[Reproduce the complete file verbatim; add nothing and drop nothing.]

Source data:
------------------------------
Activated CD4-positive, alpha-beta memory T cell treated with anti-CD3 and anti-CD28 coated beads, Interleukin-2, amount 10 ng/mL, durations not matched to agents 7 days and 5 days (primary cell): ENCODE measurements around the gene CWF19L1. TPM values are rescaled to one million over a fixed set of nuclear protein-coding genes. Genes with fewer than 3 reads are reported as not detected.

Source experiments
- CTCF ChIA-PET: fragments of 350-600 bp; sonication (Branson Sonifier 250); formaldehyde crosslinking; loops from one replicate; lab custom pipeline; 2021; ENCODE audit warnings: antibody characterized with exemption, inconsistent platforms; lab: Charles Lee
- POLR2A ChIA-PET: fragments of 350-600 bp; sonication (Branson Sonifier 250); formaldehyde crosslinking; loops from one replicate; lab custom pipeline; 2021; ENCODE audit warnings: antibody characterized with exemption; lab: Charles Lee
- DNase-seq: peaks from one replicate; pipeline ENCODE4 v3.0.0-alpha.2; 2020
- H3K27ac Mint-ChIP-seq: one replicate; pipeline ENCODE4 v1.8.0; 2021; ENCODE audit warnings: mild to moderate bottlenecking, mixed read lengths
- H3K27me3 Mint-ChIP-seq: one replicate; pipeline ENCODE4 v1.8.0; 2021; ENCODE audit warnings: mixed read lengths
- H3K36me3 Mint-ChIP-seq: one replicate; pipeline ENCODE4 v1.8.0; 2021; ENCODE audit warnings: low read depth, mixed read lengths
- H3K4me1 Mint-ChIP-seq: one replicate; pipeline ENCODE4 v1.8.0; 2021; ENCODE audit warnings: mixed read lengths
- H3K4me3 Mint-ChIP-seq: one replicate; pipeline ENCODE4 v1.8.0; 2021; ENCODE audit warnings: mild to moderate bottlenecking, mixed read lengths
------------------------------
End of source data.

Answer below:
Activated CD4-positive, alpha-beta memory T cell treated with anti-CD3 and anti-CD28 coated beads, Interleukin-2, amount 10 ng/mL, durations not matched to agents 7 days and 5 days (primary cell): ENCODE measurements around the gene CWF19L1. TPM values are rescaled to one million over a fixed set of nuclear protein-coding genes. Genes with fewer than 3 reads are reported as not detected.

Source experiments
- CTCF ChIA-PET: fragments of 350-600 bp; sonication (Branson Sonifier 250); formaldehyde crosslinking; loops from one replicate; lab custom pipeline; 2021; ENCODE audit warnings: antibody characterized with exemption, inconsistent platforms; lab: Charles Lee
- POLR2A ChIA-PET: fragments of 350-600 bp; sonication (Branson Sonifier 250); formaldehyde crosslinking; loops from one replicate; lab custom pipeline; 2021; ENCODE audit warnings: antibody characterized with exemption; lab: Charles Lee
- DNase-seq: peaks from one replicate; pipeline ENCODE4 v3.0.0-alpha.2; 2020
- H3K27ac Mint-ChIP-seq: one replicate; pipeline ENCODE4 v1.8.0; 2021; ENCODE audit warnings: mild to moderate bottlenecking, mixed read lengths
- H3K27me3 Mint-ChIP-seq: one replicate; pipeline ENCODE4 v1.8.0; 2021; ENCODE audit warnings: mixed read lengths
- H3K36me3 Mint-ChIP-seq: one replicate; pipeline ENCODE4 v1.8.0; 2021; ENCODE audit warnings: low read depth, mixed read lengths
- H3K4me1 Mint-ChIP-seq: one replicate; pipeline ENCODE4 v1.8.0; 2021; ENCODE audit warnings: mixed read lengths
- H3K4me3 Mint-ChIP-seq: one replicate; pipeline ENCODE4 v1.8.0; 2021; ENCODE audit warnings: mild to moderate bottlenecking, mixed read lengths